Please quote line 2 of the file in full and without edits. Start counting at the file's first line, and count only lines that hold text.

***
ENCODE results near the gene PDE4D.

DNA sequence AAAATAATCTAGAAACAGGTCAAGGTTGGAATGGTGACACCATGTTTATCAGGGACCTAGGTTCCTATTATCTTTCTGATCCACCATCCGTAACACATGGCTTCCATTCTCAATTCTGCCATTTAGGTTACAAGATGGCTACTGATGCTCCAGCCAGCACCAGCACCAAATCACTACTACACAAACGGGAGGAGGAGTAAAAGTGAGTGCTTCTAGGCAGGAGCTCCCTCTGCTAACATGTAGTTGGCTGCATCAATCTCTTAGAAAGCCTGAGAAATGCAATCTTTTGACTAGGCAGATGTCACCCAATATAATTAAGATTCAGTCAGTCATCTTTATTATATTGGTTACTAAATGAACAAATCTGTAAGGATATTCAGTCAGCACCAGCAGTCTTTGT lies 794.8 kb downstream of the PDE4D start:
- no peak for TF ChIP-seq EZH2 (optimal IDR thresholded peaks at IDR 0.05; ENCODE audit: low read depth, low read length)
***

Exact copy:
DNA sequence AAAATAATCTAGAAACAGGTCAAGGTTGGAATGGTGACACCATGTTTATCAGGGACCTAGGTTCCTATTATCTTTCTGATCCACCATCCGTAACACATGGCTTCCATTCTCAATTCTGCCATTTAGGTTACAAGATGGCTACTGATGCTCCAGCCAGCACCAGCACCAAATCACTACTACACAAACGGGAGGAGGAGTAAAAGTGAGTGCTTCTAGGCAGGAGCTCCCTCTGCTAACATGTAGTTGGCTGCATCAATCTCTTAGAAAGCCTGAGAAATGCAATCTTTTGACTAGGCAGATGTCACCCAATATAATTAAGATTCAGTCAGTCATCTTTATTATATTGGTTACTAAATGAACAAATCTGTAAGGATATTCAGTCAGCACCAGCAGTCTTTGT lies 794.8 kb downstream of the PDE4D start: